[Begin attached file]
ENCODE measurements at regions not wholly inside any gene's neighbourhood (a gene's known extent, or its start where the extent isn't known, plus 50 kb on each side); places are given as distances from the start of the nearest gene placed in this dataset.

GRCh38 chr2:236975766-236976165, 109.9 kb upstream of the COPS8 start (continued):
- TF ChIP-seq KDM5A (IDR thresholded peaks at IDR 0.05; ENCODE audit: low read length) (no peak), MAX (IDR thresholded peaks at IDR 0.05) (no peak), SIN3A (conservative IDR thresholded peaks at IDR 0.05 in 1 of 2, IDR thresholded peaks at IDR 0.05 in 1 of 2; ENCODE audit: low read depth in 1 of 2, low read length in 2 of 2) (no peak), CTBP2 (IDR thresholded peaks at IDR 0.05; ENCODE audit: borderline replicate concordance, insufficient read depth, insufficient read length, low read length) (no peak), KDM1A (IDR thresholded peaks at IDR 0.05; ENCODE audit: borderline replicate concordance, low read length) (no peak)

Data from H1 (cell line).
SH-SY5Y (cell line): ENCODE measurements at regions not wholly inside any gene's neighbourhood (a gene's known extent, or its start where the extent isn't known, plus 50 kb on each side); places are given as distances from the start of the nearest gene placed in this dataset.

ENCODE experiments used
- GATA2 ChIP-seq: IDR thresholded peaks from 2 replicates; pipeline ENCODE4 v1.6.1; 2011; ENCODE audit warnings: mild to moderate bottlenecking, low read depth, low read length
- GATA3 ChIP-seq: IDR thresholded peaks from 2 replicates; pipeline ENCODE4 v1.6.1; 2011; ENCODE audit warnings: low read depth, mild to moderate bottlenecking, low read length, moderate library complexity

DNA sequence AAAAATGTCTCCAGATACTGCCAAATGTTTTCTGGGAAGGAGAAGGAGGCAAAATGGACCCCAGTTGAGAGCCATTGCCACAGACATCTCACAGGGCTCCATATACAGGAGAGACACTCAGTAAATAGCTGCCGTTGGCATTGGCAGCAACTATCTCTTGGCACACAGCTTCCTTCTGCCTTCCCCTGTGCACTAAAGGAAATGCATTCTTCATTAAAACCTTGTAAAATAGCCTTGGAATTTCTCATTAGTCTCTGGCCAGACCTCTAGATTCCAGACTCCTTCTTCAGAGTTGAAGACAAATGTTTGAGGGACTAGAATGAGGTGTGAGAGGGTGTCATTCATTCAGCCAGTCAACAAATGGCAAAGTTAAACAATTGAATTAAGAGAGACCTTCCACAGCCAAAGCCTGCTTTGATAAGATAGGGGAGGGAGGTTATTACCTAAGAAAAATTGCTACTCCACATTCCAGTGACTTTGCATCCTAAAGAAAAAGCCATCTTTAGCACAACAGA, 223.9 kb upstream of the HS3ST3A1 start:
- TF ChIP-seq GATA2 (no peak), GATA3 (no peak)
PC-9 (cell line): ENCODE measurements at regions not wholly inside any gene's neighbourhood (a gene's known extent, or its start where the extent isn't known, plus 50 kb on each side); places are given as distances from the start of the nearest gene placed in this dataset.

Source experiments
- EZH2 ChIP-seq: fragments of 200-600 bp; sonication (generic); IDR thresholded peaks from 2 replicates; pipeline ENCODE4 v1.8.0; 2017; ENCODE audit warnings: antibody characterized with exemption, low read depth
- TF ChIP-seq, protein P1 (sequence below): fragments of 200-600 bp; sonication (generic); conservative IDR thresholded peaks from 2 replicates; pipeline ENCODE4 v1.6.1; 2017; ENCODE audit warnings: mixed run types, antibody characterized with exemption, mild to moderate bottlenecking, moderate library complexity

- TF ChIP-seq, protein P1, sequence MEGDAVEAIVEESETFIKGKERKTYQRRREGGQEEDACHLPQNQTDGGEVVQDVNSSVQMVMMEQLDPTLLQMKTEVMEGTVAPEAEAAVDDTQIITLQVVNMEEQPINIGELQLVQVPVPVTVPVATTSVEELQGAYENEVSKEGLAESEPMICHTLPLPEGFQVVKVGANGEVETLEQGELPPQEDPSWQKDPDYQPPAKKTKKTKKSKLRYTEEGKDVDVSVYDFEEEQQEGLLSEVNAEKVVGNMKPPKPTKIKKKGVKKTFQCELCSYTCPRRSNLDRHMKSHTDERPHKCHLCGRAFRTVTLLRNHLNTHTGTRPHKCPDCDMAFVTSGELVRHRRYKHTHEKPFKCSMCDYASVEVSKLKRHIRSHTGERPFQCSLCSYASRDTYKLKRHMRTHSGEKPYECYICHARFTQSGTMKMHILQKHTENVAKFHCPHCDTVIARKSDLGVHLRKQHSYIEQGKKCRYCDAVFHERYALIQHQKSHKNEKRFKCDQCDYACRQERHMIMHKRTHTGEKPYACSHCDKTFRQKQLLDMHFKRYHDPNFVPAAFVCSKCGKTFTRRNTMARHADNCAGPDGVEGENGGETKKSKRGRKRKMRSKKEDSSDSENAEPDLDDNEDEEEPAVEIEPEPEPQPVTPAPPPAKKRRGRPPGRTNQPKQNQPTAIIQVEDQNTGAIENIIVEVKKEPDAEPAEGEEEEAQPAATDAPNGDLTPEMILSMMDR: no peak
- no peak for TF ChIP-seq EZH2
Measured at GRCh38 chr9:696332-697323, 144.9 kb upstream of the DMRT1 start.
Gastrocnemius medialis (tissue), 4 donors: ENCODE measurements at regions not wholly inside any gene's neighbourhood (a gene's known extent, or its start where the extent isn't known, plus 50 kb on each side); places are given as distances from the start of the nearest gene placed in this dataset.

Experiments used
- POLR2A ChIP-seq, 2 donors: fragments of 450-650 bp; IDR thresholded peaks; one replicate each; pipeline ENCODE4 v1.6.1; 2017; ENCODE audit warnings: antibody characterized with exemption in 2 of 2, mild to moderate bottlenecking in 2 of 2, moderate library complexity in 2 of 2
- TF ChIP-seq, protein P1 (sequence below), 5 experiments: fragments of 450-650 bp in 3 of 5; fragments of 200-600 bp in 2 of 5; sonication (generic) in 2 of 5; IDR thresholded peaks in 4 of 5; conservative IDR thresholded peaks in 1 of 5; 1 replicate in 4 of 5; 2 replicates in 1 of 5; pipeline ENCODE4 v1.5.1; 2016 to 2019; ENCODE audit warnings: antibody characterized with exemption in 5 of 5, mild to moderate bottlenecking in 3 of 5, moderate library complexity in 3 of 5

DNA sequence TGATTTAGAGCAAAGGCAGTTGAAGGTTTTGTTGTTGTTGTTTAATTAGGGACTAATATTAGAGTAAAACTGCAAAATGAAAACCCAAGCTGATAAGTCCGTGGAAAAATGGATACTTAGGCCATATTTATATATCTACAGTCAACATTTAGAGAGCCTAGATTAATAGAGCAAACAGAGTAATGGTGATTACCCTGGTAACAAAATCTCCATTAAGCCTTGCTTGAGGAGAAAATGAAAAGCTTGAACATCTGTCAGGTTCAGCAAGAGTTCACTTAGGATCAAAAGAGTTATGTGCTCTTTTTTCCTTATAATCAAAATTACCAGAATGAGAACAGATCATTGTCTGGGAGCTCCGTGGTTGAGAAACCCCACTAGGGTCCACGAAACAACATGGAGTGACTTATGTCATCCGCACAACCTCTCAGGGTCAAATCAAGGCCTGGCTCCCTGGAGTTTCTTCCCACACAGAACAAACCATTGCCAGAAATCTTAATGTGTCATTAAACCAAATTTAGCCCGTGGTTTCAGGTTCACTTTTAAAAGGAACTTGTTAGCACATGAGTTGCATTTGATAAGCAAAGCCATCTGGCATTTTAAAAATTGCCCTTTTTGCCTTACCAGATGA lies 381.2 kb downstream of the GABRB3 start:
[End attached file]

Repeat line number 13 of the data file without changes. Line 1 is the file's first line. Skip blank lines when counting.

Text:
- EZH2 ChIP-seq: fragments of 200-600 bp; sonication (generic); IDR thresholded peaks from 2 replicates; pipeline ENCODE4 v1.8.0; 2017; ENCODE audit warnings: antibody characterized with exemption, low read depth